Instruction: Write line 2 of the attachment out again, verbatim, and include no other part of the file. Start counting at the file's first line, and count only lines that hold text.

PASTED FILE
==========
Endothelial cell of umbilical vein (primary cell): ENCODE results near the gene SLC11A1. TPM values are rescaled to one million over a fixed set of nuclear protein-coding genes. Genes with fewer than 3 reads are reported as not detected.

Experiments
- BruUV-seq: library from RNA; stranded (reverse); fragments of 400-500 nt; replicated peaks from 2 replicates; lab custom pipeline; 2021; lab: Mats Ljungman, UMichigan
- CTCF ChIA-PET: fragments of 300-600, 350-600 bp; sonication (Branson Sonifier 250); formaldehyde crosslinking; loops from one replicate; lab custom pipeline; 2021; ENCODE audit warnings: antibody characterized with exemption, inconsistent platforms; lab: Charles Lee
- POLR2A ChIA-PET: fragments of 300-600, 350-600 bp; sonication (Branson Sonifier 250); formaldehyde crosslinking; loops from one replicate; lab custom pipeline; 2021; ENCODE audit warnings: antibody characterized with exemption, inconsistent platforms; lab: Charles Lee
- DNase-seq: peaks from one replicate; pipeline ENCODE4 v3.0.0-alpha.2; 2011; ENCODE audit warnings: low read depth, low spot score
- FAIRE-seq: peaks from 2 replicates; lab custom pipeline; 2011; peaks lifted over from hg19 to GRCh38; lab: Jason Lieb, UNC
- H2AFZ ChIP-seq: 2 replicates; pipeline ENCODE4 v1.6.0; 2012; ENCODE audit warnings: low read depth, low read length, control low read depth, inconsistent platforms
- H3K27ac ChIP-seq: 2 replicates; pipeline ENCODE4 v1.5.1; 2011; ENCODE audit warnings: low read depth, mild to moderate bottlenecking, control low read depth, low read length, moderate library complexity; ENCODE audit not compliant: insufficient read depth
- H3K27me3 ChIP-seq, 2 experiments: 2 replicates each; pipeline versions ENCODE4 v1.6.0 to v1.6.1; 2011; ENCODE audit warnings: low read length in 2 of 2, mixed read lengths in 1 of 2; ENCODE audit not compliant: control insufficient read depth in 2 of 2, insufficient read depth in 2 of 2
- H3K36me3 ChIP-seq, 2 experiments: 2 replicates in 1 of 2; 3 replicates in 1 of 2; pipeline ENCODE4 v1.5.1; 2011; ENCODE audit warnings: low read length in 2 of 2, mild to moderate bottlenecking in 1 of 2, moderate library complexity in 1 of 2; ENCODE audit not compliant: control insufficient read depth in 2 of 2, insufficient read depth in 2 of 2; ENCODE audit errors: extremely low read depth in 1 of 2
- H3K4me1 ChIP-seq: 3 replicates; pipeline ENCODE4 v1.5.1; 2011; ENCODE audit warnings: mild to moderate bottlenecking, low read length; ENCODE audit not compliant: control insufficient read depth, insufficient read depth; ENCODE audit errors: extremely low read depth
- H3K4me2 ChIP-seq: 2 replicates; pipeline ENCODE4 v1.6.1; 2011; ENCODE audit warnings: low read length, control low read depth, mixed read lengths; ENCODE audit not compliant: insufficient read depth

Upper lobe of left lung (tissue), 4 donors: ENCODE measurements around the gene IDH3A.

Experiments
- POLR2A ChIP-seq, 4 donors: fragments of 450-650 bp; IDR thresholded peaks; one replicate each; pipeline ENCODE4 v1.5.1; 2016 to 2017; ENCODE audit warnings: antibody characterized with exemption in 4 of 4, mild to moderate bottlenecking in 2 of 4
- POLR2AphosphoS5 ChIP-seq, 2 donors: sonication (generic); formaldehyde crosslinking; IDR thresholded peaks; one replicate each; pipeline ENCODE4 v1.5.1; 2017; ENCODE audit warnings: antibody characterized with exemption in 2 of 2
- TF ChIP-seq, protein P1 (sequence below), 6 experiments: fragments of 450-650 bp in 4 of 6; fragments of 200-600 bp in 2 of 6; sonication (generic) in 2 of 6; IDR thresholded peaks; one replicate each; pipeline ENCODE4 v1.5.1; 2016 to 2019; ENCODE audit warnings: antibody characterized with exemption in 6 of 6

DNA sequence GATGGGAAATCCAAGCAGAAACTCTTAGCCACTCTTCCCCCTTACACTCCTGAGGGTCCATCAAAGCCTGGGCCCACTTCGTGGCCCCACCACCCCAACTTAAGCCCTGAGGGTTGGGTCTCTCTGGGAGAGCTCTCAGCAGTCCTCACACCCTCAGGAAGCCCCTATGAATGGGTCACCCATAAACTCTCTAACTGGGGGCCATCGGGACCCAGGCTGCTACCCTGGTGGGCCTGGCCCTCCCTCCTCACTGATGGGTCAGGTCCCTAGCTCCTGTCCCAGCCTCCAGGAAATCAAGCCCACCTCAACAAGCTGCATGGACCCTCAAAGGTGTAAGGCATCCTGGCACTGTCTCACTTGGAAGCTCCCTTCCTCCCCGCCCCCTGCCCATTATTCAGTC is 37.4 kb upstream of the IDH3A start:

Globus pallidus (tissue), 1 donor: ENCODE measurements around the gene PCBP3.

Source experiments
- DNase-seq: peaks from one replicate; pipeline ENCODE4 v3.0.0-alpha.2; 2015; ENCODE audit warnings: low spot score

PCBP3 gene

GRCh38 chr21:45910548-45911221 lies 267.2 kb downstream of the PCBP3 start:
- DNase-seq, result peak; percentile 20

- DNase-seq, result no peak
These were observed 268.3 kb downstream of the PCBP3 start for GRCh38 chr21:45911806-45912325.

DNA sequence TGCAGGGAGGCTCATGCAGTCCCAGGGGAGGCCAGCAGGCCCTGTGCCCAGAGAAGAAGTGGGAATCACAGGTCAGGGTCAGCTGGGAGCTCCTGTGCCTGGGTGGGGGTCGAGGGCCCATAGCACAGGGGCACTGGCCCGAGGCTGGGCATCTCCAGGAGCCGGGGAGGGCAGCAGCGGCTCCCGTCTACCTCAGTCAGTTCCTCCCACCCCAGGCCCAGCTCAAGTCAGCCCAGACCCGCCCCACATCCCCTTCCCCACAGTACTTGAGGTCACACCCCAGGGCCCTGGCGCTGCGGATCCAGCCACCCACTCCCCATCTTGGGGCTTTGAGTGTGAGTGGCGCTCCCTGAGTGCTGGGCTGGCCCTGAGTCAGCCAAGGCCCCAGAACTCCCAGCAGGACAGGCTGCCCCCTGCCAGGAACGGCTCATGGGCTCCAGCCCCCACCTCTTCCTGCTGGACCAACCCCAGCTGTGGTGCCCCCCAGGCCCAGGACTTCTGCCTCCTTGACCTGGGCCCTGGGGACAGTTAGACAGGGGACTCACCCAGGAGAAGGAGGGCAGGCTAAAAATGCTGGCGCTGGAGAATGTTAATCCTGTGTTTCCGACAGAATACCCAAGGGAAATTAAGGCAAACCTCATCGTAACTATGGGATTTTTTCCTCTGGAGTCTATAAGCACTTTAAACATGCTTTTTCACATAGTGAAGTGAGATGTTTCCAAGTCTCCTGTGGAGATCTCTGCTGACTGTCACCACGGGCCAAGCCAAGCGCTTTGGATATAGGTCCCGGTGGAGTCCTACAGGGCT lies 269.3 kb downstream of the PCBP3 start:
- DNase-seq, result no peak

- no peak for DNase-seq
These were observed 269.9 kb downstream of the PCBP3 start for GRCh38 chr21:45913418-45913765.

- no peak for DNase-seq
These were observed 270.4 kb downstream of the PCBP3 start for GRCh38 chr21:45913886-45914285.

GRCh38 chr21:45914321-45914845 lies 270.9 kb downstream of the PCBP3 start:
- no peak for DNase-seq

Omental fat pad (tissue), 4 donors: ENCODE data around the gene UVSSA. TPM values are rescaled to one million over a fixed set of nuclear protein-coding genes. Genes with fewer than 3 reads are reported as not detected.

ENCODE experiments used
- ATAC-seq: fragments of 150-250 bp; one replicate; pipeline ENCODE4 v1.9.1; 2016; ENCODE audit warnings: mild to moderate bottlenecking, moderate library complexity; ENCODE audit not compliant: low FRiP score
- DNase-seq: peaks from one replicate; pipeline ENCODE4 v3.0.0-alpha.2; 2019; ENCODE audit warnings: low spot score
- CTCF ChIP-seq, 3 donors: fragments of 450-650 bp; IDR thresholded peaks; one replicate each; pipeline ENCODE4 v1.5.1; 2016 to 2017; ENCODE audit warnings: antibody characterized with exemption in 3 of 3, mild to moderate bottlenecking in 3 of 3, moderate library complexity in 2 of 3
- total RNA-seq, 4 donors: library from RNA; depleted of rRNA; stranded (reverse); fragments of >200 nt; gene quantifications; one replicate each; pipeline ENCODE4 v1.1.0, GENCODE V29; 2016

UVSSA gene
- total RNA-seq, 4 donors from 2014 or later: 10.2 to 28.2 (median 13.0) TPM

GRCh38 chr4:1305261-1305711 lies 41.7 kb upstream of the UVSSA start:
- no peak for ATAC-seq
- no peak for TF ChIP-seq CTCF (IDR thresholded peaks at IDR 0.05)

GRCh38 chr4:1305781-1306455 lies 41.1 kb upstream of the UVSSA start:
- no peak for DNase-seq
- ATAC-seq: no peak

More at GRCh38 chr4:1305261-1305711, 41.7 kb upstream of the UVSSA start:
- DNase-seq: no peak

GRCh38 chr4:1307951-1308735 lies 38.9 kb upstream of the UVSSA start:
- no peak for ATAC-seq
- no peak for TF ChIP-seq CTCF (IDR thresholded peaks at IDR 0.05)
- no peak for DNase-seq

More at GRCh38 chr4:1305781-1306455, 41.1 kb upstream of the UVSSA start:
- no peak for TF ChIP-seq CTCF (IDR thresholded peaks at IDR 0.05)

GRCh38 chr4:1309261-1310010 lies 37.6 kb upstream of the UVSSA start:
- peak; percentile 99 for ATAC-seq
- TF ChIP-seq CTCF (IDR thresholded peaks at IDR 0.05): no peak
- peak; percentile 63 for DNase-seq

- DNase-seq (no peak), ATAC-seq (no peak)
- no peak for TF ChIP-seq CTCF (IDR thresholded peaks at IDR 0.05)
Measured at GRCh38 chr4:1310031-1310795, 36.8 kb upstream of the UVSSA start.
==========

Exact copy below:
Experiments